Wednesday, 16 March 2011

Lucas: lessons on nuclear power from the Japan disaster

The lesson from the Japanese disaster is that you can never design out every possible human error, or natural accident, or unpredictable event. The problem with nuclear power is that it’s just so inherently risky. If a catastrophe does happen, then the impacts when we’re dealing with nuclear power are uniquely catastrophic, if you like, in a way that they’re not if we were dealing with the alternatives around renewable energy and energy efficiency, and so on. Of course, all of our thoughts are with the people of Japan, and particularly with those incredibly brave people who are at the plants now trying to bring them under control, but I just think that when we’ve got alternatives that are safer and cheaper, it does raise the question as to why we would run the risk with nuclear.

-“Wave and wind energy can’t be cheaper than nuclear, can it?”

Yes it can, and it is. If you look at the documents, that’s quite clear. Sometimes it doesn’t look that way of course, because nuclear’s very clever about not putting on its books the cost of decommissioning nuclear power at the end of its life. But if you add in those nuclear decommissioning costs, then nuclear is a lot more expensive. If we’re looking in Britain at the best way of being able to meet our carbon objectives, in terms of getting our emissions down to deal with climate change and keep the lights on, then it’s far cheaper, and government’s own statistics show this, to be investing in renewable energies and energy efficiency rather than nuclear. Of course the nuclear industry right now is engaged in a massive fight-back, trying to present itself as this nice clean energy of the future. I think the situation with Fukushima just shows us that that’s not the case, and it’s never been the case.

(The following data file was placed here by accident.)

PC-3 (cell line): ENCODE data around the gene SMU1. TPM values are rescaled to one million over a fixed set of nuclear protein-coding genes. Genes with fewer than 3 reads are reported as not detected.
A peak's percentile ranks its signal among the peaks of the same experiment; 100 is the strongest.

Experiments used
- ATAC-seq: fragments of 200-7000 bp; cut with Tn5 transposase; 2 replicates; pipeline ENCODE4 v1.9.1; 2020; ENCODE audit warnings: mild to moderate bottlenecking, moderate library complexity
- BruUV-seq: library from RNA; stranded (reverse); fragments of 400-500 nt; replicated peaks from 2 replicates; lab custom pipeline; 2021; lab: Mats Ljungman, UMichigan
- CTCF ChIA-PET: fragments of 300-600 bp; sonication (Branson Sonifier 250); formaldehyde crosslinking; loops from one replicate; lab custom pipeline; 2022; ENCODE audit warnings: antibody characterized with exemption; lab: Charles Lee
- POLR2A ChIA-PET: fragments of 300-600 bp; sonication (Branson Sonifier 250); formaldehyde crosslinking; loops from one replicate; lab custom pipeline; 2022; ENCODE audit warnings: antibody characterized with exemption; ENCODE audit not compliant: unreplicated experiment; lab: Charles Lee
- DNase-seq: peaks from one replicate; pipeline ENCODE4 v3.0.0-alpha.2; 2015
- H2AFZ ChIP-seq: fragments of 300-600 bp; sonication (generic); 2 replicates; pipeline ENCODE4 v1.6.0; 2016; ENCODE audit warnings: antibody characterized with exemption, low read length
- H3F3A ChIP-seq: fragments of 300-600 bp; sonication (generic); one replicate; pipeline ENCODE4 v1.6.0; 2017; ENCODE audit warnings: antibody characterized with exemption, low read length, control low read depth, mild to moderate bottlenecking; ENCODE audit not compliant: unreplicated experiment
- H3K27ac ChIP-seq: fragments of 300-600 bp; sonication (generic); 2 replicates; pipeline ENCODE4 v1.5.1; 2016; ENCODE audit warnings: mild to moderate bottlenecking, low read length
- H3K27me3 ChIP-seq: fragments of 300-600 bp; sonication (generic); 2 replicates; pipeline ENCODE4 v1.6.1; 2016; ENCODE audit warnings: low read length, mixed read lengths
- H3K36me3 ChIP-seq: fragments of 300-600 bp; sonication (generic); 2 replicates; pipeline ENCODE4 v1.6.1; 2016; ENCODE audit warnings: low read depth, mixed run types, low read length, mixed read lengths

You can’t design out unforeseen circumstances. When they built those nuclear power stations 40 years ago, they never expected an earthquake of that size. Here in Britain, just back in the 1950’s, we had storm surges which were extraordinary and killed 300 people in East Anglia – you cannot predict what’s going to come in the future, and if there are alternatives, we should be using them. If it were genuinely the case that we had to make the choice between climate change and nuclear power, then of course the situation would be different, we’d have to look at it again. That’s not the choice we’re being faced with right now. You can never “design out,” whether it’s a terrorist attack, whether it’s human error, and when you’re dealing with something that’s as inherently risky as nuclear, it doesn’t make sense to take that risk.


Caroline Lucas MP, Green Party leader, on BBC Radio Sussex – 16 Mar 2011

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